2. The applicant must submit a document explaining how the reproductive materials relevant to the import request will be securely kept and/or disposed of to ensure that it will not be used for purposes other than the described scientific research; and,
  3. The applicant must submit a list of scientific publications that demonstrate that the researchers involved in the proposed research activities have published work that is relevant to the broader marine mammal science community.

Conditions for export only:

  1. A request to export sperm, an egg or an embryo of a cetacean from Canada to another country should be submitted or endorsed by a relevant foreign government agency that has a similar conservation mandate as DFO with regard to wild cetaceans; and,
  2. The applicant must provide details (i.e., specific hypothesis, objectives, methods and protocols, publication intention) for each scientific study that is being planned relevant to the export request.
    1. The proposed scientific research in which the reproductive materials will be used by a foreign country should be aimed at conserving a stock of wild cetaceans in its natural habitat.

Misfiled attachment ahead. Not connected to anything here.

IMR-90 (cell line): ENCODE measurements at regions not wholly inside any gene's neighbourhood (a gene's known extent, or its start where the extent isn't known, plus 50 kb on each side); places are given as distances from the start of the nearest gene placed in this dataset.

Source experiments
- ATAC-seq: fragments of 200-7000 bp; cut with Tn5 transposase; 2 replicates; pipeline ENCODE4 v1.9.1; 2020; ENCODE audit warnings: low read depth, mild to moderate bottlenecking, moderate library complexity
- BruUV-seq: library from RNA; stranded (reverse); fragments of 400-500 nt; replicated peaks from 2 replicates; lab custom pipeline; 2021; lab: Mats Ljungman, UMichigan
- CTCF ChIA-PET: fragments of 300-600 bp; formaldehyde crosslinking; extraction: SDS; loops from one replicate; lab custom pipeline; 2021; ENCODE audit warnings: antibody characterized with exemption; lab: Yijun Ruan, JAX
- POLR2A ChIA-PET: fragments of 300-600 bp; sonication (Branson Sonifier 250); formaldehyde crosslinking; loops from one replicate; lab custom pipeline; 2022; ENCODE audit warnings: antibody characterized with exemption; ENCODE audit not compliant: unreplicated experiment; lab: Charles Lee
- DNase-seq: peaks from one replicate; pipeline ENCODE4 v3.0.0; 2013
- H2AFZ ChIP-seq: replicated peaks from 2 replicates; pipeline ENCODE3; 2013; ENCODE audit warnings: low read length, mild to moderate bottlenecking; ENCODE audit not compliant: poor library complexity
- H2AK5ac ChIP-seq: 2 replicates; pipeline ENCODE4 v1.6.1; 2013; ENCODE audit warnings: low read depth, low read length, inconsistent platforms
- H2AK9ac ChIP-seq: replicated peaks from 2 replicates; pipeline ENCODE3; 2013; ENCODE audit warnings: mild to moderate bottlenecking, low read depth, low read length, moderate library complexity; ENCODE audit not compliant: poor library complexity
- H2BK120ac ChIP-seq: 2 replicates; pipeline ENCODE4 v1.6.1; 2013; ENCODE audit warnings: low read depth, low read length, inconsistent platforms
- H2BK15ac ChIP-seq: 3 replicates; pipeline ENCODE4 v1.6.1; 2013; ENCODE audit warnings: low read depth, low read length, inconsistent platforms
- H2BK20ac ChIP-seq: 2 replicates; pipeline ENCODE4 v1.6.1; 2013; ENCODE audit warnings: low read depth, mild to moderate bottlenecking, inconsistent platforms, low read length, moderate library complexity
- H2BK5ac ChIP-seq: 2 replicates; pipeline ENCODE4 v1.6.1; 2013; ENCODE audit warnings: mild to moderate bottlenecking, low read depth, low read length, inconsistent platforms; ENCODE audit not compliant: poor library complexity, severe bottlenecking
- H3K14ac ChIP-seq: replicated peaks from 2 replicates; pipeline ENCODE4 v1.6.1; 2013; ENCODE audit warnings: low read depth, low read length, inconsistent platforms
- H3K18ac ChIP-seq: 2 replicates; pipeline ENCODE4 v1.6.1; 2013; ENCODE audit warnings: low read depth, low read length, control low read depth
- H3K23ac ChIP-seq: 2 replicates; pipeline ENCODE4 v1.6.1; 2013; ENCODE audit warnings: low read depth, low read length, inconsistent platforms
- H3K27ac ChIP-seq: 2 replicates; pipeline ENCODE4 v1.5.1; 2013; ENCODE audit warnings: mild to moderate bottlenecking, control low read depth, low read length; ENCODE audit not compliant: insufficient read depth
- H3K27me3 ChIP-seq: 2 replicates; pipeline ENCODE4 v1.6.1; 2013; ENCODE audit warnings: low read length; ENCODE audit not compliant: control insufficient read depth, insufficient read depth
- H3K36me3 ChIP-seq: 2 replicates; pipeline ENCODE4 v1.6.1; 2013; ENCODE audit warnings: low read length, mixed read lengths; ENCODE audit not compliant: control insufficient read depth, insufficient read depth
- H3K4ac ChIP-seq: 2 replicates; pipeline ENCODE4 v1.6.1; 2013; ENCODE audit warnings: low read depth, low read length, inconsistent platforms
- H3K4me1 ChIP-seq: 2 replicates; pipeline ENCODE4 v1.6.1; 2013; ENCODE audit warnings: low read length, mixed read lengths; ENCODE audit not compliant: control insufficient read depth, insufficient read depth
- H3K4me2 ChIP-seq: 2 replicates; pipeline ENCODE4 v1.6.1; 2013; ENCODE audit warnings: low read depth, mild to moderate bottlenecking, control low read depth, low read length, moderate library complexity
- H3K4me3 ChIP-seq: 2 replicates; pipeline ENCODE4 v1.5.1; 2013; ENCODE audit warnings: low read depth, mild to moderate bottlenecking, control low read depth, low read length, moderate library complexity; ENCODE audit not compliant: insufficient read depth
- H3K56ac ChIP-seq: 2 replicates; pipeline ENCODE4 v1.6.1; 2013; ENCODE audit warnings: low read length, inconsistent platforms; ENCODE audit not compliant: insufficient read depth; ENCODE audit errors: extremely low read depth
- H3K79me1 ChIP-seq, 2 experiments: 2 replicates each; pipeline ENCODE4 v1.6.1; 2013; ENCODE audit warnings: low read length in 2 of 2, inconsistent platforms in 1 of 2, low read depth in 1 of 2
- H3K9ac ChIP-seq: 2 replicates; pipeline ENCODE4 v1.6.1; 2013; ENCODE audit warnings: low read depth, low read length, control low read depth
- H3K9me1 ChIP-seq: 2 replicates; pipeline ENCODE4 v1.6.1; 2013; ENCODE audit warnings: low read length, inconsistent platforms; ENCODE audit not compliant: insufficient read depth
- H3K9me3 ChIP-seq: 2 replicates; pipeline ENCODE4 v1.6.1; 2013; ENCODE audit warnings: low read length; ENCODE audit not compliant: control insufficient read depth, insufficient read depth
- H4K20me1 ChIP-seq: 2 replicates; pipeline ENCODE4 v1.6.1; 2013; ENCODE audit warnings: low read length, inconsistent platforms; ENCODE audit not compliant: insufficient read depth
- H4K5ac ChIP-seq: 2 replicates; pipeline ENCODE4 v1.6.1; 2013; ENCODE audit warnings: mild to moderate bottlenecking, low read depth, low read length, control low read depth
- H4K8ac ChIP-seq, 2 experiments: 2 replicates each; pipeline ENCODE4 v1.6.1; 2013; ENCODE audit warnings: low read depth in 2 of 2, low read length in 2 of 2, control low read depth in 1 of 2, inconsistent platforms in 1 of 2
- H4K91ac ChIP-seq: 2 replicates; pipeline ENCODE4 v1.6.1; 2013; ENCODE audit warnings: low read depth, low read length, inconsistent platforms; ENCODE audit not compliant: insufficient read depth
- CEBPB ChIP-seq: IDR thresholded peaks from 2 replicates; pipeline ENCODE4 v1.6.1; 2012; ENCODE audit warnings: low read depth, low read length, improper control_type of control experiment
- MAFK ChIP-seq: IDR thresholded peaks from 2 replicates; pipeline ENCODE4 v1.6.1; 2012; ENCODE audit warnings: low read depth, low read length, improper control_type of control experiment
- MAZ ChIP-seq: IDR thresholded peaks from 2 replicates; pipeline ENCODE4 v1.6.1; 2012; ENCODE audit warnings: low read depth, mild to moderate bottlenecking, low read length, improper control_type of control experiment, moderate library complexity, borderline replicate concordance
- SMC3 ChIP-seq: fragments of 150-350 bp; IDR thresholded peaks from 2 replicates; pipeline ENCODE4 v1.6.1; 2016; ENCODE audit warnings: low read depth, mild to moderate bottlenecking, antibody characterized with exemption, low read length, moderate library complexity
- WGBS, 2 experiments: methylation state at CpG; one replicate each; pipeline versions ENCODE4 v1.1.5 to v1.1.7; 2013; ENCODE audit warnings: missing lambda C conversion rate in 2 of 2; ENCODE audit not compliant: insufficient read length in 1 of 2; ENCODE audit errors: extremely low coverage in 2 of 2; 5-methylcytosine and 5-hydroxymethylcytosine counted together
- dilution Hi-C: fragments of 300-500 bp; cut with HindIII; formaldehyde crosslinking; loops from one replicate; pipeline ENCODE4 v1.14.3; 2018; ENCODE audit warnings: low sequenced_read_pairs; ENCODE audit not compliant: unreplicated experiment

4 - Policy for obtaining a Ministerial licence to keep a cetacean in captivity, or to breed or impregnate a cetacean, or to obtain or seek to obtain reproductive materials of cetaceans, for the purpose of conducting scientific research

Introduction

In Canada, no person shall keep a cetacean in captivity, or shall breed or impregnate a cetacean, or shall obtain or seek to obtain reproductive materials of cetaceans, except where authorized by a relevant authority. A person who wants to conduct scientific research involving the above activities must obtain a licence issued by the relevant province pursuant to subsection 445.2 (3.1) of the Criminal Code, or a licence issued by the Minister of Fisheries, Oceans, and the Canadian Coast Guard pursuant to s. 23.3 (2) of the Fisheries Act.

Under s. 23.3 (2) of the Fisheries Act, the Minister may issue a licence to conduct scientific research with respect to cetaceans, and impose any conditions that he or she considers appropriate, if the proposed research activities are related to one or more of the following activities: a) owning, having the custody of or controlling a cetacean that is kept in captivity; b) breeding or impregnating a cetacean; or, c) possessing or seeking to obtain reproductive materials of cetaceans, including sperm or an embryo.